Hope these tips were helpful and if you just haven’t got the time to maintain your extensions yourself our Treatment Centre is open specifically to offer bespoke treatment services for weaves/wigs, only using effective premium treatment products, coupled with our unique application process that will leave your extensions refreshed and revitalised, ready for its next use.

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Weave Clinic has been set up to provide services for optimum health & maintenance of weaves, wigs & hair extensions.

You can find us:

Instagram @weaveclinic

Telephone: 08090088991

Email: weaveclinic@gmail.com 

photo source: @iamtberry (Instagram)

Skin-lightening or bleaching is an epidemic in many countries worldwide, and Africa in particular. Nigeria currently has the dubious honour of being the skin bleaching capital of the world, with an estimated 77% of Nigerian women using skin-lightening products. Skin bleaching is not new and cuts across ethnic lines and Queen Elizabeth the first of England famously used lead as a skin whitener. Skin bleaching, however, became popular among African women in the late 1950s probably as a consequence of colonisation.

 

 

The skin lightening industry is a lucrative business and is set to be worth $10bn globally and is expected to grow to $23 billion by 2020. In Nigeria, the cost of skin lightening varies significantly from few hundred Naira for a cream or soap to thousands of Naira for a professional treatment. Unfortunately, with increasing westernization, the popularity of skin lightening products has skyrocketed. This popularity spawned the release of products like ‘’Whitenicious’’ launched by Cameroonian-Nigerian pop star Dencia. Although it was promoted a treatment of hyperpigmentation, sales were driven by images of Dencia, dark-skinned before and significantly lighter afterwards.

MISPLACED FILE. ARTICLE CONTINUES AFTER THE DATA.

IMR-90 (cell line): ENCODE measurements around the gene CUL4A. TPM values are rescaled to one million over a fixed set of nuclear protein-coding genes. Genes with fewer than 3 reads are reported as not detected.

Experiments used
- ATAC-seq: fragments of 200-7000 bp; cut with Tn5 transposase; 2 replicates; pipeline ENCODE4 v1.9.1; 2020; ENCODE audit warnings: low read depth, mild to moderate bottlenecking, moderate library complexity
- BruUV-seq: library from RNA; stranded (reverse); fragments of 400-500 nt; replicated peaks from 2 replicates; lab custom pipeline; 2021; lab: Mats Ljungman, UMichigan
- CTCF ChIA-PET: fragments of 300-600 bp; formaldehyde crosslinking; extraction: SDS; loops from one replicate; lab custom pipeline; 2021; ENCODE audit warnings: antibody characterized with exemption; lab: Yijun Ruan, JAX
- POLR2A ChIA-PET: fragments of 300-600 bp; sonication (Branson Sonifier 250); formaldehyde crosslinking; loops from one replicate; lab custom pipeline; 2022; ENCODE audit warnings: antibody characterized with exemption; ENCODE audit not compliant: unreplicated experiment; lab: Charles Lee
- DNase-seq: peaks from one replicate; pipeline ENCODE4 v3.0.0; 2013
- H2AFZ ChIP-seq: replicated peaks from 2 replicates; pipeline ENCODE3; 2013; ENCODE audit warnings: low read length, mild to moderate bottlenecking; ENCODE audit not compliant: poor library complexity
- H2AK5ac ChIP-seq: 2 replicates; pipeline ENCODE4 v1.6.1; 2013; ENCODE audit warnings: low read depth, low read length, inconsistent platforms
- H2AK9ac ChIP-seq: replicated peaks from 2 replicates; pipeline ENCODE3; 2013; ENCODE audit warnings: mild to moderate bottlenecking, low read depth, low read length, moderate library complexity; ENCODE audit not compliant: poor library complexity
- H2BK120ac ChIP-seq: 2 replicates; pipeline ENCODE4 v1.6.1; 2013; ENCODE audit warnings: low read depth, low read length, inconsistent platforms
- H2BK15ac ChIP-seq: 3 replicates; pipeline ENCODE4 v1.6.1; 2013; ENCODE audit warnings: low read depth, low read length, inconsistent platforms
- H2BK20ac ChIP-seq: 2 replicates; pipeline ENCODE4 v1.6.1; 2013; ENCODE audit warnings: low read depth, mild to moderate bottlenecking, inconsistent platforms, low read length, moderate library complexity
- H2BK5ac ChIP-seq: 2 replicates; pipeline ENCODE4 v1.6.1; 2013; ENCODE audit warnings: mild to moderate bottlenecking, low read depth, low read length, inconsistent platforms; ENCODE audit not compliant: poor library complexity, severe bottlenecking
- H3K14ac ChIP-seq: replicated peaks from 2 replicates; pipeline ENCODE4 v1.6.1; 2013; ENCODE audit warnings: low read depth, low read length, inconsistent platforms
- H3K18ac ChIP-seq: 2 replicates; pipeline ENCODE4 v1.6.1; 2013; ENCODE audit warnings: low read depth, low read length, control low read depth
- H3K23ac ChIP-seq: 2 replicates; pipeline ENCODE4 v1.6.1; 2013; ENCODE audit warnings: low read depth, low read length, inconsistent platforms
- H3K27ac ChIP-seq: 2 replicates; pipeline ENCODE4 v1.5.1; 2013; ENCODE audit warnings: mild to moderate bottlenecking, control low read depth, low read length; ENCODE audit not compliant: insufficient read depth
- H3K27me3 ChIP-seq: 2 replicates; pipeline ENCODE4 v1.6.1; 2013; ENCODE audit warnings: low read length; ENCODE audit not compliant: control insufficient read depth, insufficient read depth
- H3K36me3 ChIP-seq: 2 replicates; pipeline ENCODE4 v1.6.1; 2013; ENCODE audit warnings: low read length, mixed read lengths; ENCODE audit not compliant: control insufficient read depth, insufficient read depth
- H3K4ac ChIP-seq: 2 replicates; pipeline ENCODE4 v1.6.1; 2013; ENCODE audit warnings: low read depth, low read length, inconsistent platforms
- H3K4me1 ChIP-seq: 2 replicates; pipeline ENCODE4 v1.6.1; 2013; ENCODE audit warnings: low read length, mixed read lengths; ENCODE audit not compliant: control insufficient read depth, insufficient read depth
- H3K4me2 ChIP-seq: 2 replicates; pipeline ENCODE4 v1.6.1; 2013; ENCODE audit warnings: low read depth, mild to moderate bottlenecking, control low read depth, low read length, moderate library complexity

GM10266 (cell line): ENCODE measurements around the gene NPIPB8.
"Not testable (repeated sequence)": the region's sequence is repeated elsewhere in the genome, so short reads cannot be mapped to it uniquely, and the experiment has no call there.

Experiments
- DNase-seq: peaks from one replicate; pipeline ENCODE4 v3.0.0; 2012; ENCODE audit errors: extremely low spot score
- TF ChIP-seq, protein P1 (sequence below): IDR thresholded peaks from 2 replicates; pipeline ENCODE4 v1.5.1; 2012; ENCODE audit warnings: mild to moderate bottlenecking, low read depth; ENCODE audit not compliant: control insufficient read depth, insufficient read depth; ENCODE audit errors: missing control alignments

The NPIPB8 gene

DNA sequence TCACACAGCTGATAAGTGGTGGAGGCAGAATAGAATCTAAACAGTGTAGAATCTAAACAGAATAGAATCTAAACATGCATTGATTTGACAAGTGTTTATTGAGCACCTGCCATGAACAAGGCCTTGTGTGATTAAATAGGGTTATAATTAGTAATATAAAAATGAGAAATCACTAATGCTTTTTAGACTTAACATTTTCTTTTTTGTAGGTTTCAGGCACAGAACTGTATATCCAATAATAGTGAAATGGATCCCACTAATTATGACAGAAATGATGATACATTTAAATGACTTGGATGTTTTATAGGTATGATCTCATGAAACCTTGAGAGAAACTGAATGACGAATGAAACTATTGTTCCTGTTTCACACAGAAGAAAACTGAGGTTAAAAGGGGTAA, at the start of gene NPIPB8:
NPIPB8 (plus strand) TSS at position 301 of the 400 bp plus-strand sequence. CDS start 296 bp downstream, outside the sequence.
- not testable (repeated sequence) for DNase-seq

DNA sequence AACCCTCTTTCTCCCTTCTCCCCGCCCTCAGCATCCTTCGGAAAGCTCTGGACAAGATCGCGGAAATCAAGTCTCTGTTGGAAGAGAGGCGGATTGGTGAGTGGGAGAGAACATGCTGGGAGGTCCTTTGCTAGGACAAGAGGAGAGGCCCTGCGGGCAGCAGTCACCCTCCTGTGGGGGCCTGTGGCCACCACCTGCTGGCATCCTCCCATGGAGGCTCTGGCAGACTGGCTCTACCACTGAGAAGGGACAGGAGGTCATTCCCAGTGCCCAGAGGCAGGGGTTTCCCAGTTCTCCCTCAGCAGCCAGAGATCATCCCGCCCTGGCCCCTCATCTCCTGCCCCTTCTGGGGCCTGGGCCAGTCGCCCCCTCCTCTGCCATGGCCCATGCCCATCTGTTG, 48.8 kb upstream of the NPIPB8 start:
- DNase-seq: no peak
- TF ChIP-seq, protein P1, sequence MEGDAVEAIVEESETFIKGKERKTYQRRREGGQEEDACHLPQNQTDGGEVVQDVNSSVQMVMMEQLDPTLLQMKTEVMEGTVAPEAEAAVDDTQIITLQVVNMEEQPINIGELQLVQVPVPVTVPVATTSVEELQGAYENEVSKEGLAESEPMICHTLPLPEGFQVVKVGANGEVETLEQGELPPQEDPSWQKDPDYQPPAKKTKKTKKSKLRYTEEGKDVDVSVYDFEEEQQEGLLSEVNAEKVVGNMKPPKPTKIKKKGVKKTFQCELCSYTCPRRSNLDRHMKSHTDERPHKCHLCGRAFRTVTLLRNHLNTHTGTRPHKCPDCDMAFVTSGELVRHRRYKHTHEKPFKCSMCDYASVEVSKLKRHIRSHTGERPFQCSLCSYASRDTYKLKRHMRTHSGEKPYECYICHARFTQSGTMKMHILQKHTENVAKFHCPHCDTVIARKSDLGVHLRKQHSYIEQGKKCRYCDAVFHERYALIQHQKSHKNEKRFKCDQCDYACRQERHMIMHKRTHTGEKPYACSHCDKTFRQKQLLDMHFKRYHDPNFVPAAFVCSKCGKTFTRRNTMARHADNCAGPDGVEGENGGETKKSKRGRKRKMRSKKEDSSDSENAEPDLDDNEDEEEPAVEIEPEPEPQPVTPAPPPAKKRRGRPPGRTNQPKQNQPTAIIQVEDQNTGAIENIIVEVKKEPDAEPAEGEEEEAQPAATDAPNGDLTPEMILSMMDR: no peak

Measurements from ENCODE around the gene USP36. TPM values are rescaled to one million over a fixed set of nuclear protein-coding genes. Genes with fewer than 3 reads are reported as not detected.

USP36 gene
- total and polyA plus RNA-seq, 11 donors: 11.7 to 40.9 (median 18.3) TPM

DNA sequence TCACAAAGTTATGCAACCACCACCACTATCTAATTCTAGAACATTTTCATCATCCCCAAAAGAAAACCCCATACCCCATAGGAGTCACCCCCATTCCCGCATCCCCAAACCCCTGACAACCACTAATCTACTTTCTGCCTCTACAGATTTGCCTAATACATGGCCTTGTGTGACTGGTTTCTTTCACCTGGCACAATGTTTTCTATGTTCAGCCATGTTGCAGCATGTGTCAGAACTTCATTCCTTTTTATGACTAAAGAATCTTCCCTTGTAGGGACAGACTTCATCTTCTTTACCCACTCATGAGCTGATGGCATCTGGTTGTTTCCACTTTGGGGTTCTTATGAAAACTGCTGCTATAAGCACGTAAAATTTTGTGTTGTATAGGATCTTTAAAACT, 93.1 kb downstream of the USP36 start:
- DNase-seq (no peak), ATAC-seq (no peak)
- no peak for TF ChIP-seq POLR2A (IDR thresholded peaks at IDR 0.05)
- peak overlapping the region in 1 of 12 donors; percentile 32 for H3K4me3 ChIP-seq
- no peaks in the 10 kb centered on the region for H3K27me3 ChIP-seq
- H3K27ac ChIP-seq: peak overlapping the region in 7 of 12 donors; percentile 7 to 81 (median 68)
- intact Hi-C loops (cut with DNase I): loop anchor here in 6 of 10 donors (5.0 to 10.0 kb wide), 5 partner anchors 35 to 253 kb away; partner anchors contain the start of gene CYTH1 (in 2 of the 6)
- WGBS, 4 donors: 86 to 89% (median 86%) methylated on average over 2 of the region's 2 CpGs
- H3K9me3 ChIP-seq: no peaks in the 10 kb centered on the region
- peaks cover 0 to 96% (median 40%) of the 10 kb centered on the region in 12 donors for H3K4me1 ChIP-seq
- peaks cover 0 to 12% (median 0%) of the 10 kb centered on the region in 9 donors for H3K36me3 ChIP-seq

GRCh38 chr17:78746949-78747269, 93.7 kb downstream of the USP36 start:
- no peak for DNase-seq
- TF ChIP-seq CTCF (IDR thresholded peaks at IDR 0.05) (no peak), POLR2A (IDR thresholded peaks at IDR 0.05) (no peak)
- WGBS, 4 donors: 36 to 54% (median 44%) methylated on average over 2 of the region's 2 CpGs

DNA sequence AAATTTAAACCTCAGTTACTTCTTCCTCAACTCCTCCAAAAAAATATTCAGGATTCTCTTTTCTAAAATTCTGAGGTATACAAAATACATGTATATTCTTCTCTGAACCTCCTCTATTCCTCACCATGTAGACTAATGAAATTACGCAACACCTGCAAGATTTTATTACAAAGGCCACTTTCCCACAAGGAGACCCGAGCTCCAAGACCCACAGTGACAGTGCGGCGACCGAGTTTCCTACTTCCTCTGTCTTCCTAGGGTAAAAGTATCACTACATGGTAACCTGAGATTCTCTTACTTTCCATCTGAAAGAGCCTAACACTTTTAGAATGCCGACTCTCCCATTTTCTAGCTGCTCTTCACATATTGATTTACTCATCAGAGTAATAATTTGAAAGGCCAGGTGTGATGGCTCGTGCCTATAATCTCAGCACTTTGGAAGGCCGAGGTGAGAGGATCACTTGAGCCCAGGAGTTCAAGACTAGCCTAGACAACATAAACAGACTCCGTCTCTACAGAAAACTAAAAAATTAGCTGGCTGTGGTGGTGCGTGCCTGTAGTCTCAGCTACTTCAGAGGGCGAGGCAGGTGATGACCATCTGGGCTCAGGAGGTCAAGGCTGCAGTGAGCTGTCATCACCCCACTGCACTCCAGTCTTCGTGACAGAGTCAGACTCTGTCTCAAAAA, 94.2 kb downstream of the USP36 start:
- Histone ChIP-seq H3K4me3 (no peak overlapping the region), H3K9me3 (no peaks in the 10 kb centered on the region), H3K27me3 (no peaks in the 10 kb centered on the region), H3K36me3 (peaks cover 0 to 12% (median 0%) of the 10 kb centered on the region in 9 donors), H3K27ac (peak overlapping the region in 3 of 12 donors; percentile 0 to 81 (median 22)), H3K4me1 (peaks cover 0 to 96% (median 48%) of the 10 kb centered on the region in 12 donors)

photo source: modern southern

We all know that fair skin is considered the beauty standard and this is deeply ingrained in many cultures where darker skin is associated with dirt or poverty. The preference for light skin is expressed subtly or blatantly and is played out in pop culture with the villain having dark skin or features and the protagonist the opposite as seen in the video clip.

 

 

photo source: pinterest.com

This preference for light skin comes with tremendous health consequences since most skin lighteners contain products which are dangerous to health. More worryingly is that women actively seek out products that contain harmful ingredients, because they are perceived as more effective.